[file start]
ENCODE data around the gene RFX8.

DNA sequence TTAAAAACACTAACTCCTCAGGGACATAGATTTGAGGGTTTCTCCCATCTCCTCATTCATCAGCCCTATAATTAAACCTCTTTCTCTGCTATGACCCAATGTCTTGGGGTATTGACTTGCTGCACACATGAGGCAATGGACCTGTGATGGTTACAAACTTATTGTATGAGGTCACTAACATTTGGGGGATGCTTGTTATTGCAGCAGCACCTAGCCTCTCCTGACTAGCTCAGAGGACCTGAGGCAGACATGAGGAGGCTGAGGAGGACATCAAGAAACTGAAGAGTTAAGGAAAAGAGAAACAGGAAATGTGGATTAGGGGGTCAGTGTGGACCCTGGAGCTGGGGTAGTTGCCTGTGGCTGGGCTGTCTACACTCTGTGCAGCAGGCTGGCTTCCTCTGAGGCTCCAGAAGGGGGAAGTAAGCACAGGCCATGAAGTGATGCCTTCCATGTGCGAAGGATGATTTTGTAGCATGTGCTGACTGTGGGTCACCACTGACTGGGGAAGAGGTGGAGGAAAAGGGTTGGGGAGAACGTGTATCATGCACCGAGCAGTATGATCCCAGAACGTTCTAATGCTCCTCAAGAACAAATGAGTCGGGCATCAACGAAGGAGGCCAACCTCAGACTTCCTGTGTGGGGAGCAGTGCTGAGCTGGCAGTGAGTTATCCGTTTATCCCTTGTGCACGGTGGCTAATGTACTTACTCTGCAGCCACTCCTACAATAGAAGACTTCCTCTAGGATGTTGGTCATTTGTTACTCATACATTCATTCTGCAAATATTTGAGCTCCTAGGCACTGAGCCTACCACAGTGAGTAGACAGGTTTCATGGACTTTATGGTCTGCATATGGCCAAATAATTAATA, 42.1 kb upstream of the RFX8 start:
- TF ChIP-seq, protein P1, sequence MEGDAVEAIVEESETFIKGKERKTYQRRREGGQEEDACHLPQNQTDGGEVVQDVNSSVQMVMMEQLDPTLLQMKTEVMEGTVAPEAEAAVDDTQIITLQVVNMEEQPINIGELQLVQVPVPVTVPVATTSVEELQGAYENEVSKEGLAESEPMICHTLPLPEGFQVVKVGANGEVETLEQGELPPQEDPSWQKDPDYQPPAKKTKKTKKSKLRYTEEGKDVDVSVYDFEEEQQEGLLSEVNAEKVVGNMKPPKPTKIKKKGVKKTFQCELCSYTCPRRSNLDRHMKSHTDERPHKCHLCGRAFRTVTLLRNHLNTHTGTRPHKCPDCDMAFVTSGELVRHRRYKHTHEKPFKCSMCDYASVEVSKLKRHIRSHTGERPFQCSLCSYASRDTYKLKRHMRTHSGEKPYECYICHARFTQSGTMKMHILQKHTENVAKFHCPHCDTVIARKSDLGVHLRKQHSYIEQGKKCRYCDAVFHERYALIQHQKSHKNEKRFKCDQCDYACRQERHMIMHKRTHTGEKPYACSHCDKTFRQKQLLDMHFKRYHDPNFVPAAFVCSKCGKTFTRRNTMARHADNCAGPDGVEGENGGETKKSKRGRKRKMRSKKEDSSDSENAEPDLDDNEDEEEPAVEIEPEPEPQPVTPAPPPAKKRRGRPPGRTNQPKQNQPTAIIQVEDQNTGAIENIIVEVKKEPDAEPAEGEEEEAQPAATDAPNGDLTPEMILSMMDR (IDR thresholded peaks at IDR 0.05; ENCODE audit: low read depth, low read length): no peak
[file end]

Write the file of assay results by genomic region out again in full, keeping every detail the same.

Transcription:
ENCODE data around the gene RFX8.

DNA sequence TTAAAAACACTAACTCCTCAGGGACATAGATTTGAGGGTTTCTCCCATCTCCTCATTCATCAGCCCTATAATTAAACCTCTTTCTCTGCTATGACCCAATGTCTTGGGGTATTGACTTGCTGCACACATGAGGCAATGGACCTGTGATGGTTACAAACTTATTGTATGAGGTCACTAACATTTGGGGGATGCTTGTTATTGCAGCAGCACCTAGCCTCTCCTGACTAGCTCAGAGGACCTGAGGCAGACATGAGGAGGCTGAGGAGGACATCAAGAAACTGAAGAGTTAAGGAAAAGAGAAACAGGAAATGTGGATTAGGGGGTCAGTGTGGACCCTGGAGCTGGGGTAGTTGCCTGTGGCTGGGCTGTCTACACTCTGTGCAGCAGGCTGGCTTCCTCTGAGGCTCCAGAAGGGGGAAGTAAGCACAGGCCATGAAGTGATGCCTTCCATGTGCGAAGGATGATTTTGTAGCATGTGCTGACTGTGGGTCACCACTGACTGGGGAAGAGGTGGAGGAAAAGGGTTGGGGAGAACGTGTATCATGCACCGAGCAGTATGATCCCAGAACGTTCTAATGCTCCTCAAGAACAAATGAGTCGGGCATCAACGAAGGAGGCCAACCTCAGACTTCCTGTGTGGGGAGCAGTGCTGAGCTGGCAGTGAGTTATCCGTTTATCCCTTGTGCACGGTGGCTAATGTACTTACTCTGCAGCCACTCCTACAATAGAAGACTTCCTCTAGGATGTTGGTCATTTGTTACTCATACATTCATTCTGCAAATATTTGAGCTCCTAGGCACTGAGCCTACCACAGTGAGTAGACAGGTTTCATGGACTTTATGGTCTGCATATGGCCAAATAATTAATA, 42.1 kb upstream of the RFX8 start:
- TF ChIP-seq, protein P1, sequence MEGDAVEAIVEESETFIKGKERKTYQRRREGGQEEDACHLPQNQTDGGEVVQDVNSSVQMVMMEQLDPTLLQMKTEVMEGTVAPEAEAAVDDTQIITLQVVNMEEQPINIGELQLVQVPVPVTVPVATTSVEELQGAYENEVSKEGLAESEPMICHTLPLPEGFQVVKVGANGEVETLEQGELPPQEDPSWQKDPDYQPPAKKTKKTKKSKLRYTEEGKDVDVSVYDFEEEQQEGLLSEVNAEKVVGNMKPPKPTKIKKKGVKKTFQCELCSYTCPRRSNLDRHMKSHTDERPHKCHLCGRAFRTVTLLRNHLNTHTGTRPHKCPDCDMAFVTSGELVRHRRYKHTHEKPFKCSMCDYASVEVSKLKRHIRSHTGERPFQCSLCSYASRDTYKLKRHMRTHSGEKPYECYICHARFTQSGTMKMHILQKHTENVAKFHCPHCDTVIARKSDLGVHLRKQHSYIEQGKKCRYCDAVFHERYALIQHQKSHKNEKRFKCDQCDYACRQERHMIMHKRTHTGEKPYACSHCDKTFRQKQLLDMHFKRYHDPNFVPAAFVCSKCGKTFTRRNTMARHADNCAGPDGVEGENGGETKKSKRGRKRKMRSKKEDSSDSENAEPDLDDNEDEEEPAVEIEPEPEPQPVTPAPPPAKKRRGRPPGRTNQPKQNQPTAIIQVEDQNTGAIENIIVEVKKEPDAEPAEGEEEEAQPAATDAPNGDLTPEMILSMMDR (IDR thresholded peaks at IDR 0.05; ENCODE audit: low read depth, low read length): no peak